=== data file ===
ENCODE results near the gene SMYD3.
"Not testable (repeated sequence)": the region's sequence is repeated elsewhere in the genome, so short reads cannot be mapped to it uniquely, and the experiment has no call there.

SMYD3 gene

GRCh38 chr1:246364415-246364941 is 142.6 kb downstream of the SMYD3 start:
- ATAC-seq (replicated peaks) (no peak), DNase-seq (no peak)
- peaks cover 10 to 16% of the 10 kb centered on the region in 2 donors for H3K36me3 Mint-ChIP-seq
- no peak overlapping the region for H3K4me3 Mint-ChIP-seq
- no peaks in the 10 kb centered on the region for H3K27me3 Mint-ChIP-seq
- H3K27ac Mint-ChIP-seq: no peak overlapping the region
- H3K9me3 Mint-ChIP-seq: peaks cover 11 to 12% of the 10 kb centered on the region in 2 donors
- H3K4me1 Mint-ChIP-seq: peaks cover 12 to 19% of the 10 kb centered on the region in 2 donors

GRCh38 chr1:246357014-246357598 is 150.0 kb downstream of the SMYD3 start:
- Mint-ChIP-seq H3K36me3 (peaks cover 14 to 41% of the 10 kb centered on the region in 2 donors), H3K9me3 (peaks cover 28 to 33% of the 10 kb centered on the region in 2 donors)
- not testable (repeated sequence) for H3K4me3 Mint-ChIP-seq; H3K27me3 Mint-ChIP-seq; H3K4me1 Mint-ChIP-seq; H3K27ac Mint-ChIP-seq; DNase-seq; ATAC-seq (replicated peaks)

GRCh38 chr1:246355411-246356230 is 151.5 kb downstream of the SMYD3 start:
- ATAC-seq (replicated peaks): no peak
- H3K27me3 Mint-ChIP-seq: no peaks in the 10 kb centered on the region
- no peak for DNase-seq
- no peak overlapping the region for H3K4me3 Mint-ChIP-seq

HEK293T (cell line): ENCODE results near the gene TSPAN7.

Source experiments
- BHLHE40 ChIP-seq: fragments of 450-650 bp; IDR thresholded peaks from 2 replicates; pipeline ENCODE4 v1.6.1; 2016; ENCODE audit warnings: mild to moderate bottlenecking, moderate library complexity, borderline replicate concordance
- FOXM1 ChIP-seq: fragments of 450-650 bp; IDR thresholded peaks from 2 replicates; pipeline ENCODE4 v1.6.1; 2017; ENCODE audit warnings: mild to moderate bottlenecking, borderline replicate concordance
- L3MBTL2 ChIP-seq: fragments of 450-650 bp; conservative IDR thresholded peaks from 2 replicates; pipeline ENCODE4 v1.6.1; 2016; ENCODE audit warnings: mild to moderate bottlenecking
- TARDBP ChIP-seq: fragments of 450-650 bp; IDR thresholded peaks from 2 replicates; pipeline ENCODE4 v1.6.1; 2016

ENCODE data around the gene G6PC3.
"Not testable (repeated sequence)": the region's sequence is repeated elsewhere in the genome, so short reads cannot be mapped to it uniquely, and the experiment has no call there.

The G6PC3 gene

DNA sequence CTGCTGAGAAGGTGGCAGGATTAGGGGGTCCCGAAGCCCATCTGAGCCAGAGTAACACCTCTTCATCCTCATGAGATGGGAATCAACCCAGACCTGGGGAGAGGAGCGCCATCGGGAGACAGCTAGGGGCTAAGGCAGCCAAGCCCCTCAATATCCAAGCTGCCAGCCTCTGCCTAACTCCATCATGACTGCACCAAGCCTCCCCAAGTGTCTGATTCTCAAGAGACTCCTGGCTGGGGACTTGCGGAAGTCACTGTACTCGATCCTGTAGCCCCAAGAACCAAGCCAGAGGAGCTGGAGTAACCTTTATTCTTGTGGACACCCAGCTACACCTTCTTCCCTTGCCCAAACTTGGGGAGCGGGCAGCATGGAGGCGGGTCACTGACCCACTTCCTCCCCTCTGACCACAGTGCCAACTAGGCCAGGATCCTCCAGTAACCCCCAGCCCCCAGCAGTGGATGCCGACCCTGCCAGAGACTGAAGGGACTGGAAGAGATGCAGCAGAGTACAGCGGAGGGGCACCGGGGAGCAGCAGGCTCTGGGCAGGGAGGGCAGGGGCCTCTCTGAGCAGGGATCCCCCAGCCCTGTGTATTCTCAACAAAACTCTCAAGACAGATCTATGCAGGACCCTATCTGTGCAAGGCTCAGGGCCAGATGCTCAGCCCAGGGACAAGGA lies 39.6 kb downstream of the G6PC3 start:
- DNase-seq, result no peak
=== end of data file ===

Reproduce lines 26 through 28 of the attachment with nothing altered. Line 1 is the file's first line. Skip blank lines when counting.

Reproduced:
ENCODE data around the gene G6PC3.
"Not testable (repeated sequence)": the region's sequence is repeated elsewhere in the genome, so short reads cannot be mapped to it uniquely, and the experiment has no call there.

The G6PC3 gene